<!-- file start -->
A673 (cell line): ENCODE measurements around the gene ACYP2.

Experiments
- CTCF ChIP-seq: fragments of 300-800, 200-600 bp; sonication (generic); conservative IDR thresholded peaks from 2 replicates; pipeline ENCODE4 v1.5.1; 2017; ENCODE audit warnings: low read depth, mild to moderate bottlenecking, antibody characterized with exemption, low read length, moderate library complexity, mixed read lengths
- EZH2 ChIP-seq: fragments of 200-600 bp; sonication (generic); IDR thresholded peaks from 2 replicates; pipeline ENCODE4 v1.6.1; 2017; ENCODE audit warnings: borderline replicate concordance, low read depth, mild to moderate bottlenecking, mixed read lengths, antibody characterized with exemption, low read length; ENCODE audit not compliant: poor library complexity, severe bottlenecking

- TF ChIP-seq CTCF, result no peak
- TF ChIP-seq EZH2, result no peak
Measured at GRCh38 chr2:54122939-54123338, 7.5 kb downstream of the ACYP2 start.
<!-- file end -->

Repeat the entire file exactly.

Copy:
A673 (cell line): ENCODE measurements around the gene ACYP2.

Experiments
- CTCF ChIP-seq: fragments of 300-800, 200-600 bp; sonication (generic); conservative IDR thresholded peaks from 2 replicates; pipeline ENCODE4 v1.5.1; 2017; ENCODE audit warnings: low read depth, mild to moderate bottlenecking, antibody characterized with exemption, low read length, moderate library complexity, mixed read lengths
- EZH2 ChIP-seq: fragments of 200-600 bp; sonication (generic); IDR thresholded peaks from 2 replicates; pipeline ENCODE4 v1.6.1; 2017; ENCODE audit warnings: borderline replicate concordance, low read depth, mild to moderate bottlenecking, mixed read lengths, antibody characterized with exemption, low read length; ENCODE audit not compliant: poor library complexity, severe bottlenecking

- TF ChIP-seq CTCF, result no peak
- TF ChIP-seq EZH2, result no peak
Measured at GRCh38 chr2:54122939-54123338, 7.5 kb downstream of the ACYP2 start.